Delhi police raids on ‘The Wire’ editors excessive, journalists’ associations say

Several journalists’ associations expressed concern on Wednesday about the manner in which the Delhi police carried out searches and seizures at the office of Thread and the homes of four of its editors, claiming the action was excessive and disproportionate.

On Monday, the police raided the premises of ThreadFounding editors of Siddharth Varadarajan, MK Venu and Sidharth Bhatia, and associate editor Jahnavi Sen and news site business manager Mithun Kidambi. Officers seized their electronic devices based on a complaint filed by Bharatiya Janata Party social media chief Amit Malviya.

A First Information Report was filed by Delhi Police on October 31 against the four editors for cheating, forgery, defamation and criminal conspiracy over a series of retracted posts claiming that Instagram deleted, without review, all the posts that Malviya had flagged.

October 23, Thread had removed the articles and begun a review of its reporting and editorial processes. On October 29, the organization filed a complaint with the police against its researcher Devesh Kumar alleging that he had “fabricated and provided documents, emails and other items such as videos with the aim of harming Thread and its reputation.

Thread said police physically pushed his lawyer out of the Delhi office and seized two hard drives used by website account staff without giving a hash value or providing a cloned copy. A hash value is a unique number used to ensure that a device and its data have not been tampered with.

On Wednesday, the Editors Guild of India criticized “the haste with which police searches were carried out” in several locations and urged authorities not to use intimidation tactics in defiance of democratic principles.

He noted that the seizure of phones, computers and iPads from journalists’ homes and offices violated the rules of the investigation. The police searches were intimidating and alarming, the statement added.

“In addition, the digital devices of editors and journalists are believed to contain sensitive information relating to journalistic sources and stories in the process, the confidentiality of which may be seriously compromised during such seizures,” the statement said.

The association urged law enforcement to abide by investigative rules and ensure that the work of the news agency is not hampered.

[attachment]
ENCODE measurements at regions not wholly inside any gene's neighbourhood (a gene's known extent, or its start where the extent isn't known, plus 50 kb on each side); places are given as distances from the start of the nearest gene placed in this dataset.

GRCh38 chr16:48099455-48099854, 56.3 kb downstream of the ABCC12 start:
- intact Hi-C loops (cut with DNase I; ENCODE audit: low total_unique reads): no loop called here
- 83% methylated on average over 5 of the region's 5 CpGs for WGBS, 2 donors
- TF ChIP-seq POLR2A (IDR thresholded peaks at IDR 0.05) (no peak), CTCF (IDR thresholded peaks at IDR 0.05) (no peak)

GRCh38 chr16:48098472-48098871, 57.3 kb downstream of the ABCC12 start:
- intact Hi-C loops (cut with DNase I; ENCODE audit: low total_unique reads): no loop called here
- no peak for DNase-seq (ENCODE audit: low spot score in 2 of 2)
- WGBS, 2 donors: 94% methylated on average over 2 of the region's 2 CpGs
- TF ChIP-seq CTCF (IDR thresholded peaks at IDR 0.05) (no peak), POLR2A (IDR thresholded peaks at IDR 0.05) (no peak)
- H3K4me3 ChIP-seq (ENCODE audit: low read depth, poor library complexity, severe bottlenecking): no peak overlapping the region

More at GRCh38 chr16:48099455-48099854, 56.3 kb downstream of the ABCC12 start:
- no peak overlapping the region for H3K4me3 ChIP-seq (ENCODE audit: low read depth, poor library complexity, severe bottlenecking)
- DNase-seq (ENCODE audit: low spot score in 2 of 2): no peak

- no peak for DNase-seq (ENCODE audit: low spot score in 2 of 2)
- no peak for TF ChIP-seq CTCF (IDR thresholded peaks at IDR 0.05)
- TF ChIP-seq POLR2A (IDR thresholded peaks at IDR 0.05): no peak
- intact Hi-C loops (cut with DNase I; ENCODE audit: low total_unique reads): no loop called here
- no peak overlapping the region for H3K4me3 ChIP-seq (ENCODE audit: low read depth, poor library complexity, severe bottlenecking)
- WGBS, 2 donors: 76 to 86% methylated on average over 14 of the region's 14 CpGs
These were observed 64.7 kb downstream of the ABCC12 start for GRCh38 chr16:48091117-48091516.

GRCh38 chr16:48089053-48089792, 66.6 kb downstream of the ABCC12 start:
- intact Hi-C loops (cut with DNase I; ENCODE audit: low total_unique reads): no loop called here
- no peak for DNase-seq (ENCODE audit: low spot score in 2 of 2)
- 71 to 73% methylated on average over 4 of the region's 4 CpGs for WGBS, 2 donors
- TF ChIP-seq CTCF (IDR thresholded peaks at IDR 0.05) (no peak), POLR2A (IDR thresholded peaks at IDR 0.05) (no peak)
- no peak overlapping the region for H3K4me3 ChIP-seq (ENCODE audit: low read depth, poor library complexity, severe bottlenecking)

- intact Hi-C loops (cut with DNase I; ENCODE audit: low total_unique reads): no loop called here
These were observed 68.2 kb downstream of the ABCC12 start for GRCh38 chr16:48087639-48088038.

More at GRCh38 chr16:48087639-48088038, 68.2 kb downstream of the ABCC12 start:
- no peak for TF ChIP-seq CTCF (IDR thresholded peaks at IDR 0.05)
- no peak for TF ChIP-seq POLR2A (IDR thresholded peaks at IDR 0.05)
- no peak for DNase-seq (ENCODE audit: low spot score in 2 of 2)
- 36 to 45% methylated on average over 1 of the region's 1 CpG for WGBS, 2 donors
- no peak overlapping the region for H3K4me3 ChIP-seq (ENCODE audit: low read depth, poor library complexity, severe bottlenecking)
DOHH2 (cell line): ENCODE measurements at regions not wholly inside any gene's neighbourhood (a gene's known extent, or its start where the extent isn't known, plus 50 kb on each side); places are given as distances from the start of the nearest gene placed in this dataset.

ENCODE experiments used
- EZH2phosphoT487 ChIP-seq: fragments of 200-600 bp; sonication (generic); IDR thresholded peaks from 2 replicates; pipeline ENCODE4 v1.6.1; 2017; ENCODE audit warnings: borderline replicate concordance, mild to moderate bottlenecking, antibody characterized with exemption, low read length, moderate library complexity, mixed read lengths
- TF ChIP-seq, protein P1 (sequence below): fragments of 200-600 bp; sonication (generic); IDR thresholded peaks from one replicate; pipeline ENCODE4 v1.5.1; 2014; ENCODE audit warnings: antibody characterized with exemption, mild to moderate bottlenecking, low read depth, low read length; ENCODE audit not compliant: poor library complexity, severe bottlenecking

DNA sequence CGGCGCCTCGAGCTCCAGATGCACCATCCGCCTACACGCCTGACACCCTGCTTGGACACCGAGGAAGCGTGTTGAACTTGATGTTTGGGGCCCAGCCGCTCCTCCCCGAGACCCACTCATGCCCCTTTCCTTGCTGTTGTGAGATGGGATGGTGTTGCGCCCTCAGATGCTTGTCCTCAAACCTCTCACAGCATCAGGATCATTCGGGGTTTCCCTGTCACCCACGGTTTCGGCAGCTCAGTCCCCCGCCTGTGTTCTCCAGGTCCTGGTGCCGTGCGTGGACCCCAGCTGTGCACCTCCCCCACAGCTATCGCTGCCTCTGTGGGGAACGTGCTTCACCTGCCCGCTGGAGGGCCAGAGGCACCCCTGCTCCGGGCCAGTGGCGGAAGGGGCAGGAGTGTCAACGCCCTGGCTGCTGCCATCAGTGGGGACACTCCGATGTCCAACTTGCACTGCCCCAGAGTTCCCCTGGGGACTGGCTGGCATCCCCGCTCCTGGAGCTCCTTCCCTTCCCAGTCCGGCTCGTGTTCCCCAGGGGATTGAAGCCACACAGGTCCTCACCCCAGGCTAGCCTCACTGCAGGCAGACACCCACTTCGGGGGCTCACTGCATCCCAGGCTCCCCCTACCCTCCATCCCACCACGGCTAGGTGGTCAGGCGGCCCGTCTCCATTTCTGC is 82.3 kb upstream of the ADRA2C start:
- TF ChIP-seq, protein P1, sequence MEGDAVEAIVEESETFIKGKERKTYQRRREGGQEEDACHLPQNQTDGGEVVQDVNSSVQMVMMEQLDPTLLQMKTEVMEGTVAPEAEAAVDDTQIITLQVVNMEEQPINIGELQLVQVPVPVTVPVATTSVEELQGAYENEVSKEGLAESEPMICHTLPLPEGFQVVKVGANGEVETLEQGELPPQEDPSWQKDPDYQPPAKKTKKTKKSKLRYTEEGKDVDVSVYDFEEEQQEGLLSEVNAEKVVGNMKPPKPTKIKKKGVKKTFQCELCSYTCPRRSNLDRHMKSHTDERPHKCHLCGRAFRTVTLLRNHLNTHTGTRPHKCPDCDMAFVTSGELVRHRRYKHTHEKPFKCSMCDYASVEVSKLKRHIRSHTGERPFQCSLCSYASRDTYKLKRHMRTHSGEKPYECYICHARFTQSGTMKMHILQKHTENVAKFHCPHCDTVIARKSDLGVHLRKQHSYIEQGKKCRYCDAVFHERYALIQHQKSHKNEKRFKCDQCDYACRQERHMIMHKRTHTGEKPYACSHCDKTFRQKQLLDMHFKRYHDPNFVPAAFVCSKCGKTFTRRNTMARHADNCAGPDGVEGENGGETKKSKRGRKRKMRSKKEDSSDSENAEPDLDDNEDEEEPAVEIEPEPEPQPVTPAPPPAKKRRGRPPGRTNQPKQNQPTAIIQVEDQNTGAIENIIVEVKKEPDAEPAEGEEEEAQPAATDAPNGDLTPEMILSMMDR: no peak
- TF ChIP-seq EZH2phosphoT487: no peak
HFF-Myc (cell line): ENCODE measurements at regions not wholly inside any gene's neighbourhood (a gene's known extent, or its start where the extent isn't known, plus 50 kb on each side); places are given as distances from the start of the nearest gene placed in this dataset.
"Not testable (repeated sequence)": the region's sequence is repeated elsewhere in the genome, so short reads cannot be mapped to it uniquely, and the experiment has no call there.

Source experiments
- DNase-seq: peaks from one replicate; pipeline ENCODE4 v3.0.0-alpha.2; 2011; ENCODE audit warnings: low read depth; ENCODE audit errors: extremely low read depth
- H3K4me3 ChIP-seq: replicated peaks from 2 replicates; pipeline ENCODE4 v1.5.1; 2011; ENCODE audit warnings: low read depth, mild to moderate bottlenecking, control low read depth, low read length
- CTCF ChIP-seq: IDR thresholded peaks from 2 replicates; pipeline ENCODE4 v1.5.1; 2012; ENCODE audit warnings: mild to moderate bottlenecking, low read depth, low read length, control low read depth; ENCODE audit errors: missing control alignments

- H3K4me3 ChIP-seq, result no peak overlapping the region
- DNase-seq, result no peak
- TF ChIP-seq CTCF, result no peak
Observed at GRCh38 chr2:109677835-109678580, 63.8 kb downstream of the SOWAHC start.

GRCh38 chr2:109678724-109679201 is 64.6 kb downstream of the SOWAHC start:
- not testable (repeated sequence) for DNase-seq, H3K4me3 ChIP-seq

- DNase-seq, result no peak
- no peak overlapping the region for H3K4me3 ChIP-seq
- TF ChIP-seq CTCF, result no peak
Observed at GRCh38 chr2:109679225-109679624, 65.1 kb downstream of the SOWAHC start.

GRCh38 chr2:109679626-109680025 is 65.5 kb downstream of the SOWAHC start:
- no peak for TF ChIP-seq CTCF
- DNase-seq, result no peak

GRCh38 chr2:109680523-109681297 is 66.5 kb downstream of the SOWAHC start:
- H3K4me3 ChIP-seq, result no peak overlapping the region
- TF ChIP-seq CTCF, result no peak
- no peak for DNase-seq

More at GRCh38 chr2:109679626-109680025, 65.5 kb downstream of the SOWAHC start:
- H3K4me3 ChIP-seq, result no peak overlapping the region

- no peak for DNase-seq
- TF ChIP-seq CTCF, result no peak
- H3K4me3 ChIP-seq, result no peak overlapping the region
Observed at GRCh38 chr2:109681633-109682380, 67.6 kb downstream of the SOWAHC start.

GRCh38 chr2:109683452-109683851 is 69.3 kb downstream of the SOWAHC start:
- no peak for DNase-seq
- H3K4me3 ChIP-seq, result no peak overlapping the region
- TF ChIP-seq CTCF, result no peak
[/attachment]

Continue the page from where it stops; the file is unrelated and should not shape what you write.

The Press Club of India along with Delhi Union of Journalists, Press Association, Working News Cameraman Association, Indian Journalist Union, Digipub News India Foundation and Kerala Union of Working Journalists also said the police action of Delhi based on the request of a BJP spokesperson sounded like Vendetta.

“Such actions have a chilling effect on the rest of the media and also have an impact on freedom of expression,” they said.

Journalists’ associations also noted that the complaint against Thread was filed after the news website took down the articles on Meta and admitted serious failings.

ThreadRetracting Brihanmumbai’s articles along with a promise to conduct an internal review of editorial failings is one of the best principles of self-regulation, the Brihanmumbai Journalists’ Union said on Tuesday.

ThreadThe BJP’s admission of failings was quickly seized by the BJP as well as the Delhi Police to carry out raids is highly regrettable and deplorable,” a statement read. “Clearly vendetta politics are at play here, given Thread‘s as an independent and critical information portal.

The Mumbai Press Club said the case should have ended after Thread retracted the items. He noted that the news website has not been shy about publishing articles that criticize the current government.

“The latest police attacks are nothing but a backlash to teach the news network a lesson, send a chilling message and intimidate journalists who are critical of the ruling regime,” a Mumbai Press statement added. Club.

While noting ThreadBy way of apology, the press club said it takes nothing away from the news agency’s failure to verify its information.

“Fact-checking and seeking response from all stakeholders involved are normal processes that should have been enacted,” he said. “Even more for a medium that prides itself on upholding the ideals of good journalism.”

The body called for honest introspection because filing a criminal complaint against a researcher does not absolve editors from critically examining their actions.